A Weekend Without a Sale

It seems like these days a weekend with no tag sale is pretty rare. Recently, such a weekend passed and the Snag team, all busy with our individual plans, decided we’d take the weekend off from group thrifting. Honestly I wasn’t too disappointed. I had a laundry list of things to accomplish and a neglected garage-turned-storage area that recently became totally impassable due to a certain yellow sofa. And so, the no sale weekend began.

But, of course, there are errands to run and those errands just happened to be near a cluster of thrift stores. What’s the harm in stopping?


My first stop yielded this fantastic vintage letterman jacket from Des Moines’ Lincoln High School class of 1962. I would desperately love to be able to wear Ron’s jacket, but alas he was much smaller than I. Still the classic style and tactile wool were too cool to pass up. I’ll enjoy finding this a proper home if I can resist the urge to just hang it on the wall.



Next, I hit three nearby thrift stores and a flea market and found absolutely nothing. I was beginning to scold myself for wasting time when I hadn’t planned on doing any thrifting anyway. But, there were two more stores on the way home, so it would be silly not to stop.

Typewriter_CaseFortunately I listened to my inner procrastinator because he led me to this sexy little orange electric typewriter. Usually I’m not much for electric typewriters, but this one is so small, cute and colorful that it’s worth making an exception for.


Directly next to the typewriter I found this massive white lamp from the 1960s. Its beauty is in its simplicity and imposing stature. The ceramic base is nearly two feet tall alone. The shade didn’t come with it—I keep a stockpile of those on hand for just such an occasion.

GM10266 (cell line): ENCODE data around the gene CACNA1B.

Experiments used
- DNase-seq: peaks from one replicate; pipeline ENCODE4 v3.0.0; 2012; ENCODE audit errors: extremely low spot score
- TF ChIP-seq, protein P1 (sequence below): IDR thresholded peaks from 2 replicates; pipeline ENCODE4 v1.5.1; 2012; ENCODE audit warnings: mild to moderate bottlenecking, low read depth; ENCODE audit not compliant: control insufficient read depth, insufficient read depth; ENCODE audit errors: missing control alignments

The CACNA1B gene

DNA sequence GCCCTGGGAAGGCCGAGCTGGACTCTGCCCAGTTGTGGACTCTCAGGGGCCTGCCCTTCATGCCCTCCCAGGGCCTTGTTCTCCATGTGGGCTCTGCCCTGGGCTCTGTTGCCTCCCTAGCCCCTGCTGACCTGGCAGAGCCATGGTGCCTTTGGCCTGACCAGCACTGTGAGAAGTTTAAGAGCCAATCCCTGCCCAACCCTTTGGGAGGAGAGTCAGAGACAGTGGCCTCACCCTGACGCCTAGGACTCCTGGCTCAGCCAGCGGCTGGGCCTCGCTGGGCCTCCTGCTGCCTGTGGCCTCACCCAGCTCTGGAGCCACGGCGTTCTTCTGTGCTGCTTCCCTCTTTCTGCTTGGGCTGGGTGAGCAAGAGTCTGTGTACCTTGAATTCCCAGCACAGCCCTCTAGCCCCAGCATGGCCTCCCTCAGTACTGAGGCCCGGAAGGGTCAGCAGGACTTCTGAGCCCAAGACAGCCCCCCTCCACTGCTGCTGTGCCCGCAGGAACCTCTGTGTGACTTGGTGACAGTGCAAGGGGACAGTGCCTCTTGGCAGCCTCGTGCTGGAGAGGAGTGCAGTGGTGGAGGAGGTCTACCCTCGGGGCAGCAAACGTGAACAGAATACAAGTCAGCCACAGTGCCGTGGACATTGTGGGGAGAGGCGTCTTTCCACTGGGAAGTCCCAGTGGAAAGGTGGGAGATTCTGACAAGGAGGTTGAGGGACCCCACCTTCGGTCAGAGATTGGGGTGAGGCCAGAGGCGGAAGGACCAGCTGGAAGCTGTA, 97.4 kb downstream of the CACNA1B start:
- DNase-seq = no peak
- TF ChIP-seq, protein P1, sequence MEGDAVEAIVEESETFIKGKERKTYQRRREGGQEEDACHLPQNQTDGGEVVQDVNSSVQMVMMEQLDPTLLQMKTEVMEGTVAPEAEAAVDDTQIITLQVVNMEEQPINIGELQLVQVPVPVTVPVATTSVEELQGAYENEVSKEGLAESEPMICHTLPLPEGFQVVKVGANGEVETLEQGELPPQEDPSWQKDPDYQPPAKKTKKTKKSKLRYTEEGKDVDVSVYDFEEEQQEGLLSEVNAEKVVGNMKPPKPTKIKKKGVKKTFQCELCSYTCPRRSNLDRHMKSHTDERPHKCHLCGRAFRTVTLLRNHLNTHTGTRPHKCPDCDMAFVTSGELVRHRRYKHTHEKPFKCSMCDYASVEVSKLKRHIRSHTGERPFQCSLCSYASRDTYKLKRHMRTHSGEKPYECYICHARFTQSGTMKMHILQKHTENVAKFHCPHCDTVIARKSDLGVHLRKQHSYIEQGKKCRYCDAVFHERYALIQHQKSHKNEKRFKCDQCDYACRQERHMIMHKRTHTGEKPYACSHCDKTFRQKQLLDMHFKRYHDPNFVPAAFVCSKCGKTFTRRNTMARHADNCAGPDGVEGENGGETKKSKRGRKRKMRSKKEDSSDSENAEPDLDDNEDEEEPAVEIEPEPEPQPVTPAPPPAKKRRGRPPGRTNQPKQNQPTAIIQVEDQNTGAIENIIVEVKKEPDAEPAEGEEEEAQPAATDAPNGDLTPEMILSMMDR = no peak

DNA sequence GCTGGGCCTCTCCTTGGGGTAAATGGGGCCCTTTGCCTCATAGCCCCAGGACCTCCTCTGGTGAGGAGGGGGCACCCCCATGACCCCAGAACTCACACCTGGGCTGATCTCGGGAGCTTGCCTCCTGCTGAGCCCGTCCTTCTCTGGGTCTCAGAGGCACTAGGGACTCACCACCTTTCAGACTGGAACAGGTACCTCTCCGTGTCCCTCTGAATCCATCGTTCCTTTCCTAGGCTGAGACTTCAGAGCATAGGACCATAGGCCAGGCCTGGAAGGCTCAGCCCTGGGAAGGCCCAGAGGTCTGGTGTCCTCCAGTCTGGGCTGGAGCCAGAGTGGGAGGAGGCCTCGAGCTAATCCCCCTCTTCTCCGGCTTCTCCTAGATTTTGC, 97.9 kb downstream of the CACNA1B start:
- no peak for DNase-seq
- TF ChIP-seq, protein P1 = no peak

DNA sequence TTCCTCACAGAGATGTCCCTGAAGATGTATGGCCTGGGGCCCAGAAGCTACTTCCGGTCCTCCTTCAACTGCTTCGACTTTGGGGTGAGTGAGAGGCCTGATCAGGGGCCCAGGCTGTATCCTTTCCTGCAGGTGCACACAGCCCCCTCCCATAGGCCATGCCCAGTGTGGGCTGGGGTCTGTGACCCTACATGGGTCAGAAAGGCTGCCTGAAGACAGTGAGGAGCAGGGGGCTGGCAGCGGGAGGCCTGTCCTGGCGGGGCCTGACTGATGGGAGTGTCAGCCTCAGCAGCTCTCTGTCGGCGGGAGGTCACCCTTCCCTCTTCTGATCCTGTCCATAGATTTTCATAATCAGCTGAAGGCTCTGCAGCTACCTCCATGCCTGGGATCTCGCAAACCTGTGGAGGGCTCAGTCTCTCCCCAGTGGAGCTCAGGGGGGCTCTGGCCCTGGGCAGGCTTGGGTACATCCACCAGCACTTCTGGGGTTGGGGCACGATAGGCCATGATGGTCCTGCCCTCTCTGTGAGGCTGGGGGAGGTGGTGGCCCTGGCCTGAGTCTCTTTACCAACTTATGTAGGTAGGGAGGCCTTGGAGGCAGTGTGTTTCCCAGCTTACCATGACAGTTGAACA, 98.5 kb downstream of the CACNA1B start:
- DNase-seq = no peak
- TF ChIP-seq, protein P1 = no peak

LampJust around the corner these adorable Pyrex dishes were waiting for me. Both are very small and have some of my favorite patterns. Tammy, need to fill in your collection anywhere?

PyrexOk, not a totally wasted trip. Now, time to get home and get going on those projects. Well, there is one more Goodwill not too far away. Wouldn’t hurt to just check it out quickly.

IMG_0307This little cork pencil holder for $0.99 again made me glad I stopped. I spotted it on top of a clothing rack just as I stepped into the store. It’s missing a tiny chrome ring around the pencil holder, but I’m not too concerned about it.

Cube_SilhouetteThen, as I made my way through the aisles, I started spotting individual pieces of a very cool dinnerware pattern. But you know how it is, an odd piece here, an odd piece there…

Denby_OverallOr, the entire set! It actually took me about 20 minutes of searching through four different aisles to put this partial service for eight together. It irks me to no end that thrift stores routinely don’t sell sets of dishes together, instead they price them individually and let the pieces get scattered to the four corners. It always makes me feel like its my duty to keep the family together.

Denby_CloseThe pattern is called Camelot Chevron and was designed by Gill Pemberton for English china maker Denby in 1962. I’ve had one single serving bowl for a few years that I use to hold change and I always wondered what the set might look like.  Although the dishes are plain, the accessory pieces are so beautiful with their refined pattern and matte glaze. The overall effect is very sophisticated.

Denby_StampThere are numerous serving and accessory pieces from this line that have truly amazing shapes. My favorite is the coffee mug. I only managed to find two of them, but the size is perfect for a modern coffee drinker. I’m now on the hunt for more pieces to fill in this set.

Denby_MugsIn the end, this day just reaffirms my long standing belief that you only find the best things when you aren’t looking for them. Or at least that’s the spin I’m going to put on the real story here, which is sometimes lack of self-control works out for the better.

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